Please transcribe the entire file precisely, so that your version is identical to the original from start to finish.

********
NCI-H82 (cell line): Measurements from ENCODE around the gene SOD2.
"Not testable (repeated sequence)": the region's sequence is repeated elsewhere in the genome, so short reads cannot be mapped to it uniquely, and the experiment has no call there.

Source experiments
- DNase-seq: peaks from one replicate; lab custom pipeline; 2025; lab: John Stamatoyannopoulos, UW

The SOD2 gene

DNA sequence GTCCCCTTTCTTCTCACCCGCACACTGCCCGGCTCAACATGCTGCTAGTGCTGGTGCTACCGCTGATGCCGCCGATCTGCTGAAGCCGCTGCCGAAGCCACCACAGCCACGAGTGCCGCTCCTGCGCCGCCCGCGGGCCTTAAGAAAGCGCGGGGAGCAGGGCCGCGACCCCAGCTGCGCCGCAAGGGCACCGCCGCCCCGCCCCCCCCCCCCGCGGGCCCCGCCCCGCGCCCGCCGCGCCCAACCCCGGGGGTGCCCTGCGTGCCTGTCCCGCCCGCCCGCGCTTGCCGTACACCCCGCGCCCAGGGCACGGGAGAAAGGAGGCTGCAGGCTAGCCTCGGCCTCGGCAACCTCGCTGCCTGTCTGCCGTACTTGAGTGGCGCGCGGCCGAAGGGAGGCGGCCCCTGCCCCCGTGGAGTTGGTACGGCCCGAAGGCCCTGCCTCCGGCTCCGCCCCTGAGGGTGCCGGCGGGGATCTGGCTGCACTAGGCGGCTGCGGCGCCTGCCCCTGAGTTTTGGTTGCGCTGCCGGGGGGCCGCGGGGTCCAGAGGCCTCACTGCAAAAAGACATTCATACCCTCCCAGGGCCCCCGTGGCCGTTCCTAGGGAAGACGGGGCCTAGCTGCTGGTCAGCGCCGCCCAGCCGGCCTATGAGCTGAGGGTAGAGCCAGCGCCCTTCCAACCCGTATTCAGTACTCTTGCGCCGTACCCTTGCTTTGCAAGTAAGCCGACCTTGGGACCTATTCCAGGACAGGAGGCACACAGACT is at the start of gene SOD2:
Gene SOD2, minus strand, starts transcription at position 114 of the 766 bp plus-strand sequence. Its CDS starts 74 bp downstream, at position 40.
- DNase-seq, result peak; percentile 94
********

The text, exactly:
NCI-H82 (cell line): Measurements from ENCODE around the gene SOD2.
"Not testable (repeated sequence)": the region's sequence is repeated elsewhere in the genome, so short reads cannot be mapped to it uniquely, and the experiment has no call there.

Source experiments
- DNase-seq: peaks from one replicate; lab custom pipeline; 2025; lab: John Stamatoyannopoulos, UW

The SOD2 gene

DNA sequence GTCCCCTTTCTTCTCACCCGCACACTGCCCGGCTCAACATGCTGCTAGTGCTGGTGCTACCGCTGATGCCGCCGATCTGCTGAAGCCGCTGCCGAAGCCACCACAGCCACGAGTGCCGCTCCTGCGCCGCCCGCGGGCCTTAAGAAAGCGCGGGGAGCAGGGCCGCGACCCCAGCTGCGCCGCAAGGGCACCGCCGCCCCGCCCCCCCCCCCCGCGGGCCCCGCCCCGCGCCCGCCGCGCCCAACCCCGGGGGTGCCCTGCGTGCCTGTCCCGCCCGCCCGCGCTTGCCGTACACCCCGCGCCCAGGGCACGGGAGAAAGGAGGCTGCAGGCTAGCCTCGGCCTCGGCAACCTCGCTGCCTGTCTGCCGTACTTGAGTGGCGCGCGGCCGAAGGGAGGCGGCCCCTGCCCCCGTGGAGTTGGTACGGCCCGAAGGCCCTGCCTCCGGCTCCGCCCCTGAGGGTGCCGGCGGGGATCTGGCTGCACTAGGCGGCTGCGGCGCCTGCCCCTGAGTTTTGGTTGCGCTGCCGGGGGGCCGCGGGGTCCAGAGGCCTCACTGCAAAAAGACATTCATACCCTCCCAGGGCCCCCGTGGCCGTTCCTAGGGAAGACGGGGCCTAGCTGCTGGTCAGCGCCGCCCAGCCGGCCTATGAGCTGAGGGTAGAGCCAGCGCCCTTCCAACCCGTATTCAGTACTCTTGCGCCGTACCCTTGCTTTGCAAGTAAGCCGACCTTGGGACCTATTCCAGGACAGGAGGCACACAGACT is at the start of gene SOD2:
Gene SOD2, minus strand, starts transcription at position 114 of the 766 bp plus-strand sequence. Its CDS starts 74 bp downstream, at position 40.
- DNase-seq, result peak; percentile 94